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We’d be the first to champion the advantages of a strong in-house training department. But one thing we see again and again is how much pressure training departments are under to perform and produce training that not only implements learning goals but also satisfies the demands of management and, at the same time, justifies the very existence of the training team itself. No pressure!
Words like “outsourcing” might sound scary to your existing training team and are often a touchy subject. Don’t worry, we don’t want to take anyone’s job. We can back up your training team with fresh outside opinions, business solutions and outsourcing services that can free-up your training department’s bandwidth so they can accomplish more.
YES! That’s part of what we do at ThinkingKap: We teach teaching.
We can give you the kind of input that will set you up to take the lead in your organization and beyond. We can do workshops or one-on-one coaching. We can also audit courses and offer instructional design recommendations and suggestions for making them more interactive and engaging. Whether you want your team to learn more about creating test plans and writing test questions or helping them learn how to use Articulate Storyline, we’ve got your back.
Cheap, generic training is a case of “penny wise, pound foolish.” You may save a little up front, only to pay dearly with lost productivity and an undertrained, and often unhappy, staff. Boring training is forgettable; that’s why standard corporate training is often repeated every year. It turns out the average trainee forgets 50% of what they learned after one hour, and 90% after one month.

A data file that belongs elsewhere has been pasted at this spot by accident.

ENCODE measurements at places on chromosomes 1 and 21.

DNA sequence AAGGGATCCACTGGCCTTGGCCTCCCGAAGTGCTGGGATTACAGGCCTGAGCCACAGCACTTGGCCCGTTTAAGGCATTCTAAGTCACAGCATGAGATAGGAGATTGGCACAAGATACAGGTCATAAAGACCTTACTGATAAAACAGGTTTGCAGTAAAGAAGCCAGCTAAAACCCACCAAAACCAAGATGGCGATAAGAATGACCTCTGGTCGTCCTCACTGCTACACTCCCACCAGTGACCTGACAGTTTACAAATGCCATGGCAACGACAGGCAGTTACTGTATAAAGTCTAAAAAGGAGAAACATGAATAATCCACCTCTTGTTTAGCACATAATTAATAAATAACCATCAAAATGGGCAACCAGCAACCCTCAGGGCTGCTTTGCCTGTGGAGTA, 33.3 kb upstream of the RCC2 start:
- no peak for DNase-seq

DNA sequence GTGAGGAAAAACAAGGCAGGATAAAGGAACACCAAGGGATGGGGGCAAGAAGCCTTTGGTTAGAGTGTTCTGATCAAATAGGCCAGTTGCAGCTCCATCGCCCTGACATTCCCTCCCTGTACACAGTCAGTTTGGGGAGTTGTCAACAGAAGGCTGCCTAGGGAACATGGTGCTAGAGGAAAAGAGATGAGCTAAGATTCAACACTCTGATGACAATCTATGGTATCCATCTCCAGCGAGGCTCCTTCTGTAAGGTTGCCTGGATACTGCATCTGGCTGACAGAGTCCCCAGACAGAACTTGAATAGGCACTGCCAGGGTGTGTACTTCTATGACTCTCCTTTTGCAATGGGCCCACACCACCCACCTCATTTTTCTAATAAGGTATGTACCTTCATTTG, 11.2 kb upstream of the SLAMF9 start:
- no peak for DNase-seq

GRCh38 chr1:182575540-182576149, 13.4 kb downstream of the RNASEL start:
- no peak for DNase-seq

Investing in training increases employee’s investment in your enterprise. You get better work out of your team and you can expect fewer mistakes, mishaps and screw-ups due to ineffective training. Great training doesn’t need to be repeated nearly as often because learners retain more in an engaging course.
All that said, we know quality training and a budget is always a balancing act. We can help you design a training strategy that takes into consideration your budget and the success of your learners by following our Success Principles.
If you are new to eLearning, there are some differences in both design and implementations, but nothing you can’t overcome. We cover many of those differences in our ILT, eLearning and Blended Learning service pages. You can also check out one of our blog articles, 5 Tough Questions You Need to Be Able To Answer About Implementing eLearning.
Awesome. We do too! We find it interesting when things start showing up on the internet as ‘trends’ that have really been around for years. These revivals are often a spark for a blog article or presentations like the one on Adaptive Learning we delivered at DevLearn 2016. In the meantime, you’ll find all sorts of helpful info and analysis on our blog.